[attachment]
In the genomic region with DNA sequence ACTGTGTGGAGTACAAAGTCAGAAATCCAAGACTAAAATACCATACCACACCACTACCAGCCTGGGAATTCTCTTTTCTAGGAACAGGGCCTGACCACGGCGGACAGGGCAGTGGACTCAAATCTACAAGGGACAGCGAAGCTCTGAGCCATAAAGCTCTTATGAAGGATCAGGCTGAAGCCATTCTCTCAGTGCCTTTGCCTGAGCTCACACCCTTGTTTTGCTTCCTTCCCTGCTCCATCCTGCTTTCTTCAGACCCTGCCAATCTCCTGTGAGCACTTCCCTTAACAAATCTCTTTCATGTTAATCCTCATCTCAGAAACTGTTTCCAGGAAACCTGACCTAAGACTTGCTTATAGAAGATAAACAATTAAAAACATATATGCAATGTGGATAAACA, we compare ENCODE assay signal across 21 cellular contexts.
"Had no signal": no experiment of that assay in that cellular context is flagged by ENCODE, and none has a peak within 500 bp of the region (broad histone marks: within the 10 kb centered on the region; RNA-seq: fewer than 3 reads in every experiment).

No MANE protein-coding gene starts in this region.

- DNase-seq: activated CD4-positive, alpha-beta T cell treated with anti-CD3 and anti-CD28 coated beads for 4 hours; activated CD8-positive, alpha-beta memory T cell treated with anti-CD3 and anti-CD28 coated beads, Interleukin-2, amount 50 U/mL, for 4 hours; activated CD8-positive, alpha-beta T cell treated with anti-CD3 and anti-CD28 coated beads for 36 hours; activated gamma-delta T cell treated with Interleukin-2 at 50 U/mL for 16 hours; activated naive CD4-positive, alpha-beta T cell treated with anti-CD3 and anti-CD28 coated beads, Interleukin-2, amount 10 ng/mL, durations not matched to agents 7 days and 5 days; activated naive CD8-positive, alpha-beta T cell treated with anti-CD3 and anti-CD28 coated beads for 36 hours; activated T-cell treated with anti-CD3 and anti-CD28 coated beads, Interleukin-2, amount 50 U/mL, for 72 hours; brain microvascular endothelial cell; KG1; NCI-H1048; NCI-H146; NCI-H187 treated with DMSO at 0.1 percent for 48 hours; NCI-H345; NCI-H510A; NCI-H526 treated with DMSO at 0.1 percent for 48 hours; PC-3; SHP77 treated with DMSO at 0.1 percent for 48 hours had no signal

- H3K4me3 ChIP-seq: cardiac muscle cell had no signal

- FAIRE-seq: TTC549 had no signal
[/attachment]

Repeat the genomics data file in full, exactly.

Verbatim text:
In the genomic region with DNA sequence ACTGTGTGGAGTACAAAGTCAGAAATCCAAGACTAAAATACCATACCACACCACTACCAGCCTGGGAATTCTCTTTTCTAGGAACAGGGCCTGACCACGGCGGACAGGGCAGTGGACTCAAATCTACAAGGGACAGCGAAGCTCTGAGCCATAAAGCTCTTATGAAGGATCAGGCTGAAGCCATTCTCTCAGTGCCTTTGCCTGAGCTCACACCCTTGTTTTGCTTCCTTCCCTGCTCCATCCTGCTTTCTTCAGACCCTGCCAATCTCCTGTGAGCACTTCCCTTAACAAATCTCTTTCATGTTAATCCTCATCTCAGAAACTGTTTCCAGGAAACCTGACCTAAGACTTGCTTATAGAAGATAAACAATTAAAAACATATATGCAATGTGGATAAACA, we compare ENCODE assay signal across 21 cellular contexts.
"Had no signal": no experiment of that assay in that cellular context is flagged by ENCODE, and none has a peak within 500 bp of the region (broad histone marks: within the 10 kb centered on the region; RNA-seq: fewer than 3 reads in every experiment).

No MANE protein-coding gene starts in this region.

- DNase-seq: activated CD4-positive, alpha-beta T cell treated with anti-CD3 and anti-CD28 coated beads for 4 hours; activated CD8-positive, alpha-beta memory T cell treated with anti-CD3 and anti-CD28 coated beads, Interleukin-2, amount 50 U/mL, for 4 hours; activated CD8-positive, alpha-beta T cell treated with anti-CD3 and anti-CD28 coated beads for 36 hours; activated gamma-delta T cell treated with Interleukin-2 at 50 U/mL for 16 hours; activated naive CD4-positive, alpha-beta T cell treated with anti-CD3 and anti-CD28 coated beads, Interleukin-2, amount 10 ng/mL, durations not matched to agents 7 days and 5 days; activated naive CD8-positive, alpha-beta T cell treated with anti-CD3 and anti-CD28 coated beads for 36 hours; activated T-cell treated with anti-CD3 and anti-CD28 coated beads, Interleukin-2, amount 50 U/mL, for 72 hours; brain microvascular endothelial cell; KG1; NCI-H1048; NCI-H146; NCI-H187 treated with DMSO at 0.1 percent for 48 hours; NCI-H345; NCI-H510A; NCI-H526 treated with DMSO at 0.1 percent for 48 hours; PC-3; SHP77 treated with DMSO at 0.1 percent for 48 hours had no signal

- H3K4me3 ChIP-seq: cardiac muscle cell had no signal

- FAIRE-seq: TTC549 had no signal